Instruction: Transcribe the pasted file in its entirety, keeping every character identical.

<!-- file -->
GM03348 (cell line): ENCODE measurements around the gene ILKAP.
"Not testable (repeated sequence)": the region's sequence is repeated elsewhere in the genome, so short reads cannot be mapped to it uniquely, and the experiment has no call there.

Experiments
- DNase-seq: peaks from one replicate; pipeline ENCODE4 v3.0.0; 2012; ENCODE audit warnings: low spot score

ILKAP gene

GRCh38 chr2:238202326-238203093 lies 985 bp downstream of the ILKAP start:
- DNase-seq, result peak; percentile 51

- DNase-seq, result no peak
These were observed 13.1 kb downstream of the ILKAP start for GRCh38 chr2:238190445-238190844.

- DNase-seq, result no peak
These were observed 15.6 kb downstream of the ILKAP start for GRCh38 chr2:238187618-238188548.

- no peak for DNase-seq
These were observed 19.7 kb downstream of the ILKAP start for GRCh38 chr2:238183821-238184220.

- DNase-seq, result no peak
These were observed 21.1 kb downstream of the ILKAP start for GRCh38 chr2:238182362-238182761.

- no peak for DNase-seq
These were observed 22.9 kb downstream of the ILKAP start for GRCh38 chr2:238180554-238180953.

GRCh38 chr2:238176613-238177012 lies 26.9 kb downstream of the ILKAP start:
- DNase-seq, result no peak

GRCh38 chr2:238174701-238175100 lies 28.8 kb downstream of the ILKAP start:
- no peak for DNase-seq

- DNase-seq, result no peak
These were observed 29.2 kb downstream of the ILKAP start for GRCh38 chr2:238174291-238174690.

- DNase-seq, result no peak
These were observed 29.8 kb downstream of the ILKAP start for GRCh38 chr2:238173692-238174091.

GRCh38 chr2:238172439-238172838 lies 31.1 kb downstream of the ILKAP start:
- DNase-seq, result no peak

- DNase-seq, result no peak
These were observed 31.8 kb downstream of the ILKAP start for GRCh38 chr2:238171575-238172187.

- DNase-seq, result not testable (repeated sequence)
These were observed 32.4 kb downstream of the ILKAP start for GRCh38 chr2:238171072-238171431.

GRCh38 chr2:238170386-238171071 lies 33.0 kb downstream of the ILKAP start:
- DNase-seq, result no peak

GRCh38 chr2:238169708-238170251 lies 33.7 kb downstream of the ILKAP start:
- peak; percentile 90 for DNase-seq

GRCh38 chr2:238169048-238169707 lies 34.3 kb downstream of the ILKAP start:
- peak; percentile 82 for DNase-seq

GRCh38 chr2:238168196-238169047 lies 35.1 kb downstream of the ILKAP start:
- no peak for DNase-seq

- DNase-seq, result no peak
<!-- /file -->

GM03348 (cell line): ENCODE measurements around the gene ILKAP.
"Not testable (repeated sequence)": the region's sequence is repeated elsewhere in the genome, so short reads cannot be mapped to it uniquely, and the experiment has no call there.

Experiments
- DNase-seq: peaks from one replicate; pipeline ENCODE4 v3.0.0; 2012; ENCODE audit warnings: low spot score

ILKAP gene

GRCh38 chr2:238202326-238203093 lies 985 bp downstream of the ILKAP start:
- DNase-seq, result peak; percentile 51

- DNase-seq, result no peak
These were observed 13.1 kb downstream of the ILKAP start for GRCh38 chr2:238190445-238190844.

- DNase-seq, result no peak
These were observed 15.6 kb downstream of the ILKAP start for GRCh38 chr2:238187618-238188548.

- no peak for DNase-seq
These were observed 19.7 kb downstream of the ILKAP start for GRCh38 chr2:238183821-238184220.

- DNase-seq, result no peak
These were observed 21.1 kb downstream of the ILKAP start for GRCh38 chr2:238182362-238182761.

- no peak for DNase-seq
These were observed 22.9 kb downstream of the ILKAP start for GRCh38 chr2:238180554-238180953.

GRCh38 chr2:238176613-238177012 lies 26.9 kb downstream of the ILKAP start:
- DNase-seq, result no peak

GRCh38 chr2:238174701-238175100 lies 28.8 kb downstream of the ILKAP start:
- no peak for DNase-seq

- DNase-seq, result no peak
These were observed 29.2 kb downstream of the ILKAP start for GRCh38 chr2:238174291-238174690.

- DNase-seq, result no peak
These were observed 29.8 kb downstream of the ILKAP start for GRCh38 chr2:238173692-238174091.

GRCh38 chr2:238172439-238172838 lies 31.1 kb downstream of the ILKAP start:
- DNase-seq, result no peak

- DNase-seq, result no peak
These were observed 31.8 kb downstream of the ILKAP start for GRCh38 chr2:238171575-238172187.

- DNase-seq, result not testable (repeated sequence)
These were observed 32.4 kb downstream of the ILKAP start for GRCh38 chr2:238171072-238171431.

GRCh38 chr2:238170386-238171071 lies 33.0 kb downstream of the ILKAP start:
- DNase-seq, result no peak

GRCh38 chr2:238169708-238170251 lies 33.7 kb downstream of the ILKAP start:
- peak; percentile 90 for DNase-seq

GRCh38 chr2:238169048-238169707 lies 34.3 kb downstream of the ILKAP start:
- peak; percentile 82 for DNase-seq

GRCh38 chr2:238168196-238169047 lies 35.1 kb downstream of the ILKAP start:
- no peak for DNase-seq

- DNase-seq, result no peak